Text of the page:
Robot technology is developing at a rapid pace, and Finland should be ready for the changes it will bring. That’s the message from Jari Kaivo-oja, research director at the Future research centre at Turku School of Economics.
”It should be considered in the very near future,” says Kaivo-oja. ”For example in South Korea they started to consider this issue and what it means for South Korean society, which is very well-developed technologically, seven years ago. A similar approach should be taken in Finland.”
Almost half of current jobs could disappear
An Oxford University study showed that half of current jobs in the United States could be replaced by robots or artificial intelligence in the next 20 years. The situation in Finland is similar.
In addition to traditionally blue-collar occupations, many middle class professions are in the firing line. At the same time, productivity and efficiency is increasing with the help of robots. The problem could be in deciding how the advantages and disadvantages of robots are distributed in society.
If large numbers of people are left jobless as a result of robotics, it will have a knock-on effect on government tax revenues. Kaivo-ajo sees erosion of the tax base as a result of automation as a central question for society.
”Some new rules are required for tax havens, for example,” suggests Kaivo-oja. ”Then when these robots make big incomes and profits, then how will they be taxed? I think robotics provides a strong incentive for eliminating these grew economy zones.”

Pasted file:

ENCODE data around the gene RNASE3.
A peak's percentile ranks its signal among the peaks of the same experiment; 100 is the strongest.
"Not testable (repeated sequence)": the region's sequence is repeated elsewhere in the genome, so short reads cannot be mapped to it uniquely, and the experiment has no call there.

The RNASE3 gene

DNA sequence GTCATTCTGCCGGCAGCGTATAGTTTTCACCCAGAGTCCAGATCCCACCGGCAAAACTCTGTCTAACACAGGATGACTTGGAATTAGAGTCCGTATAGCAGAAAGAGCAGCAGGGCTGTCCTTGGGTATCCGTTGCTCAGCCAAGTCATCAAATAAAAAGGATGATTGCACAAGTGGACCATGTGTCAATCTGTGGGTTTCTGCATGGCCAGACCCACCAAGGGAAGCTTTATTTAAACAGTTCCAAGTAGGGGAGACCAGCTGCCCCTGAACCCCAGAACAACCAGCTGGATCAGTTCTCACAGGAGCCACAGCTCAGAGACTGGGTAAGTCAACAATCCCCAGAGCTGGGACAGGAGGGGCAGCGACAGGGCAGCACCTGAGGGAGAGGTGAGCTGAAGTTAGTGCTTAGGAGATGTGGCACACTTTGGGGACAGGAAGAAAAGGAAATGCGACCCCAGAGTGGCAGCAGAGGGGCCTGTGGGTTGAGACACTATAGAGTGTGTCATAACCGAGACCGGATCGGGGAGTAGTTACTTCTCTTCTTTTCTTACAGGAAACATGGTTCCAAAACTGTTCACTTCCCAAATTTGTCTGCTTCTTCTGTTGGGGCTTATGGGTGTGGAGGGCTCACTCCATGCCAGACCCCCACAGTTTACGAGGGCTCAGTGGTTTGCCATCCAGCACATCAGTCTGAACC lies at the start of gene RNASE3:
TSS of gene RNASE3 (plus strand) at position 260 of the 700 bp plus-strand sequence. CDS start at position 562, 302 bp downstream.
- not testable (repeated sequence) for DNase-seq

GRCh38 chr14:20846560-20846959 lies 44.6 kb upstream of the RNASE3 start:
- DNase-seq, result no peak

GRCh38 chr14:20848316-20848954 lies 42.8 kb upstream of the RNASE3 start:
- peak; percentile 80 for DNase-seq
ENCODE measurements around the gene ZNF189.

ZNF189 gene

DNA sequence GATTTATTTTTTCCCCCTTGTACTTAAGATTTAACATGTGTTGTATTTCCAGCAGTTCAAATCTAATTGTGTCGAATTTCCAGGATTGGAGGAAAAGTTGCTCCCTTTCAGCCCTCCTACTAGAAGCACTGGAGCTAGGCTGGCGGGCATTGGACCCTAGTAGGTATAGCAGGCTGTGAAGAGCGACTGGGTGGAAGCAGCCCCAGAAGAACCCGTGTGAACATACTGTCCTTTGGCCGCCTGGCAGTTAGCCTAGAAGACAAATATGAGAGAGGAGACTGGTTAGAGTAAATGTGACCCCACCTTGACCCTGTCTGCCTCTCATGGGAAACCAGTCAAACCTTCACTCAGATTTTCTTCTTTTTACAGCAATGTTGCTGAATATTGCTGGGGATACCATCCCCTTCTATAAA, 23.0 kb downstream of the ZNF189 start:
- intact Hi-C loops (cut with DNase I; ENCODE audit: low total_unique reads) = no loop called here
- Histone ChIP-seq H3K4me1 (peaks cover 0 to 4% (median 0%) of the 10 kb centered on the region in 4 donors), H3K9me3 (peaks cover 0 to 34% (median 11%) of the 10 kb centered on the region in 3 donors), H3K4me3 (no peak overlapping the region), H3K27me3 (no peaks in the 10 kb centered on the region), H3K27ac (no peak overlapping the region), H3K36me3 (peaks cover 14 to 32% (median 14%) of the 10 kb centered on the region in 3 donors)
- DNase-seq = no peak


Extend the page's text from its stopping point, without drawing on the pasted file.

The researcher is seeking a new model for Finland to connect taxation and income distribution policies.
”There could be new social enterprises that operate completely differently to how companies have up to now been seen to work,” says Kaivo-oja. ””I see a lot of these kinds of challenges.”
New technology also offers many new possibilities to create jobs. Futurologist Risto Linturi of Sovelto Oy says that one of the big future trends will be local manufacturing. That means small workshops where 3D printers replace supply chains stretching across the globe. It has the potential to support employment just as robotics takes work away.
”Robotics at its best makes it possible for us all to get new machines and equipment that allows us to do useful things,” says Linturi. ”The more common robotics become, the more economies of scale disappear. Local manufacturing is a big part of that trend.”
Linturi estimates that as robots and other tools become cheaper, everyone will be able to provide themselves with employment. Such a vision does, however, require that people are willing and able to learn new things.
”If I consider 3D printing, then it demands the kind of skill that every teenage moped-rider had in school,” says Linturi. ”So the skills that were earlier taught in vocational schools. As tools improve, then these skills can be used much more efficiently. I really hope that there is a shift away from the worship of heavy industry in Finland.”
”We could begin to think that everyone has enough work if we pay enough attention to the kind of tasks that suit our expertise and where the need for capital investment is not too great.”
Linturi says that one person could for example operate around twenty 3D printers. The investment required would be equivalent to that required to buy a car. He says that policymakers should pay more attention to this kind of decentralised technology.
”One path is that we could start teaching new things properly in schools,” suggests Linturi. ”The investments currently made in these things are in the tens of thousands, whereas tens of billions are ploughed into other areas.”